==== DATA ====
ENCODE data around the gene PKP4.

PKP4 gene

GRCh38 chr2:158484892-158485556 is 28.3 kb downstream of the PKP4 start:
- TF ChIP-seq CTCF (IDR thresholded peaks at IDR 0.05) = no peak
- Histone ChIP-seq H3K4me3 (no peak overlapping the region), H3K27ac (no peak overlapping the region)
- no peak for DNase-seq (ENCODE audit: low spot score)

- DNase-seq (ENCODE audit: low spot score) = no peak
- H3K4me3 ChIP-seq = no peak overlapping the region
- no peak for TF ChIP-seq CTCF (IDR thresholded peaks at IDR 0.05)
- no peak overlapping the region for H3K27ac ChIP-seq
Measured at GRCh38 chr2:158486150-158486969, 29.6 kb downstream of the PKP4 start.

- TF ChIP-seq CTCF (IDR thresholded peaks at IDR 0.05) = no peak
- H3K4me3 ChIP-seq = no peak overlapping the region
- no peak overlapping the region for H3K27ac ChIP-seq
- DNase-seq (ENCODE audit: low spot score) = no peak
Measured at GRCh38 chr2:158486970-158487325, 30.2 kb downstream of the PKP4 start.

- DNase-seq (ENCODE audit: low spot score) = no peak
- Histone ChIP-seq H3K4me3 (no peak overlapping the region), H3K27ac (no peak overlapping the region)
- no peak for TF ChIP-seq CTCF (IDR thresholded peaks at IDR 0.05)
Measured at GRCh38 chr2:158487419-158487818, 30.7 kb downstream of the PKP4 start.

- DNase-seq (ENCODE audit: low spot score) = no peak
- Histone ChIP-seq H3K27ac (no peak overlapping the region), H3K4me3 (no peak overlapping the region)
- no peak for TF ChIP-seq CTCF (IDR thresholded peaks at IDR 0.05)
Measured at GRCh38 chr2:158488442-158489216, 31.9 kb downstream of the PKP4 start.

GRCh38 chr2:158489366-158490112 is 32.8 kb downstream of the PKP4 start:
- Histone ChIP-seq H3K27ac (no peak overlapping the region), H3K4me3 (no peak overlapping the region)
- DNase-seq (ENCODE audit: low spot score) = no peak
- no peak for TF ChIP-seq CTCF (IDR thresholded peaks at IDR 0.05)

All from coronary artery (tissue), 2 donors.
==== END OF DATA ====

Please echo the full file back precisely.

ENCODE data around the gene PKP4.

PKP4 gene

GRCh38 chr2:158484892-158485556 is 28.3 kb downstream of the PKP4 start:
- TF ChIP-seq CTCF (IDR thresholded peaks at IDR 0.05) = no peak
- Histone ChIP-seq H3K4me3 (no peak overlapping the region), H3K27ac (no peak overlapping the region)
- no peak for DNase-seq (ENCODE audit: low spot score)

- DNase-seq (ENCODE audit: low spot score) = no peak
- H3K4me3 ChIP-seq = no peak overlapping the region
- no peak for TF ChIP-seq CTCF (IDR thresholded peaks at IDR 0.05)
- no peak overlapping the region for H3K27ac ChIP-seq
Measured at GRCh38 chr2:158486150-158486969, 29.6 kb downstream of the PKP4 start.

- TF ChIP-seq CTCF (IDR thresholded peaks at IDR 0.05) = no peak
- H3K4me3 ChIP-seq = no peak overlapping the region
- no peak overlapping the region for H3K27ac ChIP-seq
- DNase-seq (ENCODE audit: low spot score) = no peak
Measured at GRCh38 chr2:158486970-158487325, 30.2 kb downstream of the PKP4 start.

- DNase-seq (ENCODE audit: low spot score) = no peak
- Histone ChIP-seq H3K4me3 (no peak overlapping the region), H3K27ac (no peak overlapping the region)
- no peak for TF ChIP-seq CTCF (IDR thresholded peaks at IDR 0.05)
Measured at GRCh38 chr2:158487419-158487818, 30.7 kb downstream of the PKP4 start.

- DNase-seq (ENCODE audit: low spot score) = no peak
- Histone ChIP-seq H3K27ac (no peak overlapping the region), H3K4me3 (no peak overlapping the region)
- no peak for TF ChIP-seq CTCF (IDR thresholded peaks at IDR 0.05)
Measured at GRCh38 chr2:158488442-158489216, 31.9 kb downstream of the PKP4 start.

GRCh38 chr2:158489366-158490112 is 32.8 kb downstream of the PKP4 start:
- Histone ChIP-seq H3K27ac (no peak overlapping the region), H3K4me3 (no peak overlapping the region)
- DNase-seq (ENCODE audit: low spot score) = no peak
- no peak for TF ChIP-seq CTCF (IDR thresholded peaks at IDR 0.05)

All from coronary artery (tissue), 2 donors.